Scanning for biological defects is fairly new in this industry, as evidenced by the number of mills that do not yet have a system. This is because the technology was not available until just recently to support typical planer mill production speeds. That means that the technology is still new and will improve quickly in the next few years. So the only way to compensate for and then move beyond the human brain’s advantage over machines is to play to the computer’s data processing strengths and have a system flexible enough to support future sensor changes to gather more information from the fiber.
A transverse scanner might seem to be a simple “cookie cutter” solution because it only has a couple of sensor technologies and they are “off the shelf.” But it is very costly to add additional sensors to a transverse system; a prime example being density. Adding the hardware for x-ray or other technology clear across the width of a lug chain is expensive and could take up a lot of space. Additionally, high resolution tracheid and grain angle sensing technologies require that the board move in the lineal direction because the energy follows the grain. And consider that the higher your piece count, the faster the board moves sideways, reducing the resolution you get – in the most critical direction across the width of the board. The lineal scanner resolution in the width direction doesn’t change with speed and contrary to the popular myth, there is actually 4x less time to capture all the data from a board traveling transverse!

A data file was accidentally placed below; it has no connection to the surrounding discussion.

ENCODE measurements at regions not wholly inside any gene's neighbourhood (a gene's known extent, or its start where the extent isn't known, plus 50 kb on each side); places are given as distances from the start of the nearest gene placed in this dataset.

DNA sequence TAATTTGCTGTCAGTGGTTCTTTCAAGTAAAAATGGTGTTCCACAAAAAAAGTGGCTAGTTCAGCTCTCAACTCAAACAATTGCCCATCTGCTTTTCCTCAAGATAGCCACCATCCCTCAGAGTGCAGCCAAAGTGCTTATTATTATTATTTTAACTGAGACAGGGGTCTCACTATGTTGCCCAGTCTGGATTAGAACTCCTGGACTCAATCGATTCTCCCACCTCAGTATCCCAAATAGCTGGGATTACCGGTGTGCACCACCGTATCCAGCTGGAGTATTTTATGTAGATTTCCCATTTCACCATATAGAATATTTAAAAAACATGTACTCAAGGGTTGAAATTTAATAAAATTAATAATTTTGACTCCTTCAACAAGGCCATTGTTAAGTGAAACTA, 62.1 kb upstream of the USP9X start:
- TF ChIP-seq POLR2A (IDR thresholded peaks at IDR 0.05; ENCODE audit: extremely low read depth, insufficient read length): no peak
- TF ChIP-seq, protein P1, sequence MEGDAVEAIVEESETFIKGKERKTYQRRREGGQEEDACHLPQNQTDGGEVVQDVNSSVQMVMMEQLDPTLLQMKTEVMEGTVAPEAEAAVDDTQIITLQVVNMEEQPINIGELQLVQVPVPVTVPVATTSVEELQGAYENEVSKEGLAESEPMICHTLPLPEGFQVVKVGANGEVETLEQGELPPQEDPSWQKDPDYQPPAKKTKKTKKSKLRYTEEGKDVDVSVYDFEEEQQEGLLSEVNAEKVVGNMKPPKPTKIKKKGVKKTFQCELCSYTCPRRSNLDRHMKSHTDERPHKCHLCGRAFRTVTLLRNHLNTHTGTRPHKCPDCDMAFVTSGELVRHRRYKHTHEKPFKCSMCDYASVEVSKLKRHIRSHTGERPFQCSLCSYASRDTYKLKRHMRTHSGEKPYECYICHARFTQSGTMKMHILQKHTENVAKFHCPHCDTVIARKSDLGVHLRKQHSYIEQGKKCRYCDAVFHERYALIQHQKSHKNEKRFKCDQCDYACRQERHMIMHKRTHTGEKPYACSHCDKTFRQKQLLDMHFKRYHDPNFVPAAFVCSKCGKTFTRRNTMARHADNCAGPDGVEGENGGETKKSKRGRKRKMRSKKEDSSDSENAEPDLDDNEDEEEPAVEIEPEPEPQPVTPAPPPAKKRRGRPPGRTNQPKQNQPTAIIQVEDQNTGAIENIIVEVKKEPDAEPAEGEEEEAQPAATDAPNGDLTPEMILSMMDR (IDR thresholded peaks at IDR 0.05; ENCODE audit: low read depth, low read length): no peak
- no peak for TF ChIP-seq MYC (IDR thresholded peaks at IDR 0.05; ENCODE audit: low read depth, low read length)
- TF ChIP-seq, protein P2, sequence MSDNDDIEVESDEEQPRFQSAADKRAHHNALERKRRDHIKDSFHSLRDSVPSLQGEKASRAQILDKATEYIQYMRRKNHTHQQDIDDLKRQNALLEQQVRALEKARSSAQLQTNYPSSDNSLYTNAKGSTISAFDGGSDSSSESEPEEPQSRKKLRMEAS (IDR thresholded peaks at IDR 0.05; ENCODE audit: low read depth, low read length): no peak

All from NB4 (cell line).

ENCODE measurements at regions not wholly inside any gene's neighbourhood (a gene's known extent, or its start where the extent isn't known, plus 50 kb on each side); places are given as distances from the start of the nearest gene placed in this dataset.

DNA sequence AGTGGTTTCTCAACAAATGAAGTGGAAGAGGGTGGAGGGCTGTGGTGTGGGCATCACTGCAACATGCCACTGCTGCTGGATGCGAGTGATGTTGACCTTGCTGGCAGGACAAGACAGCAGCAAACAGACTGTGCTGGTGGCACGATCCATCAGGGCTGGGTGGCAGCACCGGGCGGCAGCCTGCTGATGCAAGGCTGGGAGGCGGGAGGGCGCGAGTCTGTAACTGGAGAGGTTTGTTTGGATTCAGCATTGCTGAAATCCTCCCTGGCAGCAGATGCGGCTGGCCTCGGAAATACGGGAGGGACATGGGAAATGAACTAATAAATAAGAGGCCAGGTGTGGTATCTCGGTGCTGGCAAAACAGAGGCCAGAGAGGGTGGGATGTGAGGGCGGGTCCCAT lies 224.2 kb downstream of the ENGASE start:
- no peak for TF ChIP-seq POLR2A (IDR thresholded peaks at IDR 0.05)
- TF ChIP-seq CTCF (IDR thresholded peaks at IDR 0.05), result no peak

There are other differences, including transverse chain races can block surface areas, board movement reducing accuracy, lower sensor resolution in the most important direction (board width), and speed limitations. IF there were more advantages to scanning lumber transverse than lineally, Lucidyne would offer such a solution. The company’s owner, George Carman, used to design transverse scanners for USNR before he founded Lucidyne, and he certainly knows their limitations. Talk to mills who have had transverse scanners for more than a couple years and they will tell you that at first the scanner appeared to work well and did better than manual grading, but it wasn’t until a year down the road that they discovered that the limitations of a transverse scanner keeps them from doing any better, while the lineal scanner still offers a growth path through adding new technologies.